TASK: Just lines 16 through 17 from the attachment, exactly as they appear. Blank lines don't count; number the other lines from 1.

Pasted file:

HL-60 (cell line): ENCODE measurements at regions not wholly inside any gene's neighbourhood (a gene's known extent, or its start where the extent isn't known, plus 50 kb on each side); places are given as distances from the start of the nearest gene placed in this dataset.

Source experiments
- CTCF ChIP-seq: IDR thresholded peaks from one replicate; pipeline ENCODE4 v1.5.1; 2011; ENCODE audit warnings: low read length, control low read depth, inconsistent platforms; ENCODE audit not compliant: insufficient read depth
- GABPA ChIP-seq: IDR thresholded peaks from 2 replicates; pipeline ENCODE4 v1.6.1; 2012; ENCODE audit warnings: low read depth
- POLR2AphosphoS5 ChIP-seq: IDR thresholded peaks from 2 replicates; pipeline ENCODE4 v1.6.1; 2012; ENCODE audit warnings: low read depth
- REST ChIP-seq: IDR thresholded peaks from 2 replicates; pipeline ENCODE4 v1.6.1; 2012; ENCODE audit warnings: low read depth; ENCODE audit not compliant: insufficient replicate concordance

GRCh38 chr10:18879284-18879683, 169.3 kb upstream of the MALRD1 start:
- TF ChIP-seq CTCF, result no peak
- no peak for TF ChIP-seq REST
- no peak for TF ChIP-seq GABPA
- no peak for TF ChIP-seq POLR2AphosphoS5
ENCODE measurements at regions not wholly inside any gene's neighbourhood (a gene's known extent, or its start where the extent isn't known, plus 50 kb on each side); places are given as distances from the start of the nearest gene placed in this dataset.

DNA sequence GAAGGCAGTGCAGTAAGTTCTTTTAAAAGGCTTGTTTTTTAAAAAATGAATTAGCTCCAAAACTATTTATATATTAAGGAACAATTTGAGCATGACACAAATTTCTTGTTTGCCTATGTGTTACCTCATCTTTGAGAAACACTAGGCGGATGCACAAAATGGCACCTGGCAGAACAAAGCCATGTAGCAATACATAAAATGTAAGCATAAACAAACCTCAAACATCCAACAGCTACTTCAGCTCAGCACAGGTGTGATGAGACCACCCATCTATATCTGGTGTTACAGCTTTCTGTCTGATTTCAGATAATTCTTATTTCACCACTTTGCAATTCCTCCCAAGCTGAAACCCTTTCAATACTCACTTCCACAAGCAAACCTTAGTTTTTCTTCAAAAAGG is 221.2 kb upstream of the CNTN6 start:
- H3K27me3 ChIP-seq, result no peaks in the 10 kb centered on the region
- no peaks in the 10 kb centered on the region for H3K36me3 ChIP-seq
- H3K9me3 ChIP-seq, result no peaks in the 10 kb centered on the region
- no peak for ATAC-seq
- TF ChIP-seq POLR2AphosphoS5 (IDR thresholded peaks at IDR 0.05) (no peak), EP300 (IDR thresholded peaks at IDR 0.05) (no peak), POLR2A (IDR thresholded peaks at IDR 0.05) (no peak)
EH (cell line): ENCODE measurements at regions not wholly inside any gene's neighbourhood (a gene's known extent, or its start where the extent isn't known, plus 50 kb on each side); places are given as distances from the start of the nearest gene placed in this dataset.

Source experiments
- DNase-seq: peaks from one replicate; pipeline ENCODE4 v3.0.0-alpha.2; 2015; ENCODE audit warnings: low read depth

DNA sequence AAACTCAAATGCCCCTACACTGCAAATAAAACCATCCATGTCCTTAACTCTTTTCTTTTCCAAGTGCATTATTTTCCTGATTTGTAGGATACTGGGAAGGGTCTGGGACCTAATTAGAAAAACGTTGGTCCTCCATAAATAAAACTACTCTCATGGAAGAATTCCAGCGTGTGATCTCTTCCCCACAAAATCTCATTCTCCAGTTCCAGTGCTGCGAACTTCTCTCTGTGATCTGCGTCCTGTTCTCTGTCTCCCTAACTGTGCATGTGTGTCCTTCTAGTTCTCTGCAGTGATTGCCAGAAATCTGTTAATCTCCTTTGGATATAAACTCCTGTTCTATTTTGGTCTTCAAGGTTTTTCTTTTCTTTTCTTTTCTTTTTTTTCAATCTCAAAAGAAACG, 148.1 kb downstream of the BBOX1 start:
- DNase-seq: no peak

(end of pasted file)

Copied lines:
- H3K9me3 ChIP-seq, result no peaks in the 10 kb centered on the region
- no peak for ATAC-seq